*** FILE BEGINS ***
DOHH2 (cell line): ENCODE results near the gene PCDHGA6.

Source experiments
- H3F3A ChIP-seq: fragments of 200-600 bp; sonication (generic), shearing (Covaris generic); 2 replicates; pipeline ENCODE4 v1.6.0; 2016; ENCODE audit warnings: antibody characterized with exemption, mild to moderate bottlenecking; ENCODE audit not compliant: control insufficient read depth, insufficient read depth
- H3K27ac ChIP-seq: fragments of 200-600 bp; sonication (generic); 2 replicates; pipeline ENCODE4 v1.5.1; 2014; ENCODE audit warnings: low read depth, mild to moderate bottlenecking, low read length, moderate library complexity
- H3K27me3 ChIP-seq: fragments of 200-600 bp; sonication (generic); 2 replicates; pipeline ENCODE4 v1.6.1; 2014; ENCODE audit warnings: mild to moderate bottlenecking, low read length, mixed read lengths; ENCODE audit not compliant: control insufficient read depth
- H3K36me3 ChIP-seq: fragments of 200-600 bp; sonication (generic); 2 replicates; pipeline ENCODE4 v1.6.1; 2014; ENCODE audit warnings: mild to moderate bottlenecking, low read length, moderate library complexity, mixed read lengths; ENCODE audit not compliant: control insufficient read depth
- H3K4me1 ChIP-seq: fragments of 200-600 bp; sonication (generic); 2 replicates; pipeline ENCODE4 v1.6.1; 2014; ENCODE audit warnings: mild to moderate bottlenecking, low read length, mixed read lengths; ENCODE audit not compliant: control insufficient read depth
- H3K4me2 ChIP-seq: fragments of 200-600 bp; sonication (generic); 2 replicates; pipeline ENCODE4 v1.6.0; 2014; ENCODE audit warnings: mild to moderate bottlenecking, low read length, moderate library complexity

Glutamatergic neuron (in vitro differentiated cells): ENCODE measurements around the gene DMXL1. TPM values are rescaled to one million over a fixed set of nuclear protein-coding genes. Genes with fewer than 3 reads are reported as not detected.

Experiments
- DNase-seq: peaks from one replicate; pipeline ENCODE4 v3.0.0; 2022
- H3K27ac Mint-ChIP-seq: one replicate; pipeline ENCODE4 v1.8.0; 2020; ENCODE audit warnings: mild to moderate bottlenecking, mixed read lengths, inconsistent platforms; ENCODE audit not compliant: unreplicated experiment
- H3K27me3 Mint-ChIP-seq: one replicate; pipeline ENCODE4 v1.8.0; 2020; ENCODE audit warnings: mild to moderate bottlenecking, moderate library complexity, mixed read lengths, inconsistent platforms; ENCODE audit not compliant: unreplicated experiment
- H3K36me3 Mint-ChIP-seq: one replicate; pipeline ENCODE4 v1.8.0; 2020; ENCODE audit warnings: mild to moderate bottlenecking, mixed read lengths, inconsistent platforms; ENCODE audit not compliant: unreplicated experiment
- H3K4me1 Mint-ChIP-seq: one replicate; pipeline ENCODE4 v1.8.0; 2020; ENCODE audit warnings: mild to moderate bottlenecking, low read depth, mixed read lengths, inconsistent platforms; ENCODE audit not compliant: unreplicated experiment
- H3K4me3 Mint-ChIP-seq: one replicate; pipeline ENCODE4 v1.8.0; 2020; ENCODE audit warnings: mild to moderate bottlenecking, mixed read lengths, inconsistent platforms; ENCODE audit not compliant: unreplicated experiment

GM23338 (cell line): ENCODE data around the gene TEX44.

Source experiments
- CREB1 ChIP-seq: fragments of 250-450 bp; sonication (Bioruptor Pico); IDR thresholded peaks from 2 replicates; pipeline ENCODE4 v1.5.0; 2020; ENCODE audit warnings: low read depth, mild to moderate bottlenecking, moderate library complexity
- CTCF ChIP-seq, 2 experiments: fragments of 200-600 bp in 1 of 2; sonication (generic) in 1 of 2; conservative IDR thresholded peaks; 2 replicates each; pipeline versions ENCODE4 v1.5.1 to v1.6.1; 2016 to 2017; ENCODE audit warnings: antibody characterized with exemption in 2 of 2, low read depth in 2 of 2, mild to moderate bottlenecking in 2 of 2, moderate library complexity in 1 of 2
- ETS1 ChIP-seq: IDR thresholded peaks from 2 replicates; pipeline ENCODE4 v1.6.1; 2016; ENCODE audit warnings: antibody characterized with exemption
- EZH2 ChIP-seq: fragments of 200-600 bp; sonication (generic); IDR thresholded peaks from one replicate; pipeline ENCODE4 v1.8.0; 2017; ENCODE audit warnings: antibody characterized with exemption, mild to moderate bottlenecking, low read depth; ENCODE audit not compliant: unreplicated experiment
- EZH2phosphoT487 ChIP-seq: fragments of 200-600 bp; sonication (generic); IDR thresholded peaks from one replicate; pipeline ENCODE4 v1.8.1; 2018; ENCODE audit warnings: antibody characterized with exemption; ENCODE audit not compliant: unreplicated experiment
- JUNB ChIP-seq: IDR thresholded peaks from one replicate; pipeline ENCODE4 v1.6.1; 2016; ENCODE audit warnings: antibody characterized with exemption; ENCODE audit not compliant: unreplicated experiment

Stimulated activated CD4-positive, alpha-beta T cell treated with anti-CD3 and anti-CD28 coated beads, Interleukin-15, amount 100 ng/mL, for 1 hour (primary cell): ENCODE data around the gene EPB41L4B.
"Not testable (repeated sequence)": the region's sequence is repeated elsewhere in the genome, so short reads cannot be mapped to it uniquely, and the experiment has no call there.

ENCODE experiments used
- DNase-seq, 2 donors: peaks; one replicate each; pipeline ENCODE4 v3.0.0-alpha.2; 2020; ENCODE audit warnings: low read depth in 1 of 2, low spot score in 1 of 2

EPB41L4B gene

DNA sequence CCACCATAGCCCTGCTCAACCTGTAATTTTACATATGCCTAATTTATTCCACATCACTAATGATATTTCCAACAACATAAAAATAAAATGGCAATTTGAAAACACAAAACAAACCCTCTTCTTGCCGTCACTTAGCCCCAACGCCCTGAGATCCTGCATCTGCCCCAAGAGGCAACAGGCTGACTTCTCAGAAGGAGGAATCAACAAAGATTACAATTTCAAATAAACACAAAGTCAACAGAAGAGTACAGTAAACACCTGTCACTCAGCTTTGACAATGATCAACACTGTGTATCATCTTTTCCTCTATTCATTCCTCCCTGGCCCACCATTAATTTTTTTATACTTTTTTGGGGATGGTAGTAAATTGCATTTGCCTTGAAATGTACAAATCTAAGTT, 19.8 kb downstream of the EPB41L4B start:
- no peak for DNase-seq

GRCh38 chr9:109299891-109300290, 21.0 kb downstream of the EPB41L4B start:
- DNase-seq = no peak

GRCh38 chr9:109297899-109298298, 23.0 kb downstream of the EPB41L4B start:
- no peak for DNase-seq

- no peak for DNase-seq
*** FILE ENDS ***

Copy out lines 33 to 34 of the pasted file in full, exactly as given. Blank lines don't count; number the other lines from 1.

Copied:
- DNase-seq = no peak

GRCh38 chr9:109297899-109298298, 23.0 kb downstream of the EPB41L4B start: